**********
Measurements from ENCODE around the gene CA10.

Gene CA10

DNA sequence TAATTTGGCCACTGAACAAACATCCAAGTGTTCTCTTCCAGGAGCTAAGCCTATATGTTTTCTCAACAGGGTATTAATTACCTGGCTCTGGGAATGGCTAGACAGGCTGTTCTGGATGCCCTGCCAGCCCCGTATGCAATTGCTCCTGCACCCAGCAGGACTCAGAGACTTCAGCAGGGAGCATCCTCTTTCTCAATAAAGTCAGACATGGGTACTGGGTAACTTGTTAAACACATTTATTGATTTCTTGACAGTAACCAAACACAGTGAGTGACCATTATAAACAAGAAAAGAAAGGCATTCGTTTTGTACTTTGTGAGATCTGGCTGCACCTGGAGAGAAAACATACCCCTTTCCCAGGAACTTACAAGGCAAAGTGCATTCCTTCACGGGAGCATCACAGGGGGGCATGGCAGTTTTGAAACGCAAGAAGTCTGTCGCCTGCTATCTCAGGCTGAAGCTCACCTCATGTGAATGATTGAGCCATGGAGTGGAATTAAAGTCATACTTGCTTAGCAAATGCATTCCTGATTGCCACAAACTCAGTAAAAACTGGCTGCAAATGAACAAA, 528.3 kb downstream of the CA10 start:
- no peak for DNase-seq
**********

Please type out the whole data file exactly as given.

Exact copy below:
Measurements from ENCODE around the gene CA10.

Gene CA10

DNA sequence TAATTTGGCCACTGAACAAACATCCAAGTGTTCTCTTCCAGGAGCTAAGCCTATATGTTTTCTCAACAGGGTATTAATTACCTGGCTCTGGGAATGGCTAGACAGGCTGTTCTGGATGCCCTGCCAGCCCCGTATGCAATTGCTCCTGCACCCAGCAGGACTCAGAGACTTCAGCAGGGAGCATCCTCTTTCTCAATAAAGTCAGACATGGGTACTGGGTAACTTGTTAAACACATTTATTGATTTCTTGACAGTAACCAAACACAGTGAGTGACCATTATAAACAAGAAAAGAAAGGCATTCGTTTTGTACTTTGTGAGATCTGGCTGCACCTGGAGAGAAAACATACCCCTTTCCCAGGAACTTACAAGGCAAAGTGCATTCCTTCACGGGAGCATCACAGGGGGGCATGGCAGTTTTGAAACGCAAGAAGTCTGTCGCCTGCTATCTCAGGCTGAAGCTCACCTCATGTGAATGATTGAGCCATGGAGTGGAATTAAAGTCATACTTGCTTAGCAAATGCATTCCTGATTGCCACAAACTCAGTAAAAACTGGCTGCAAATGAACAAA, 528.3 kb downstream of the CA10 start:
- no peak for DNase-seq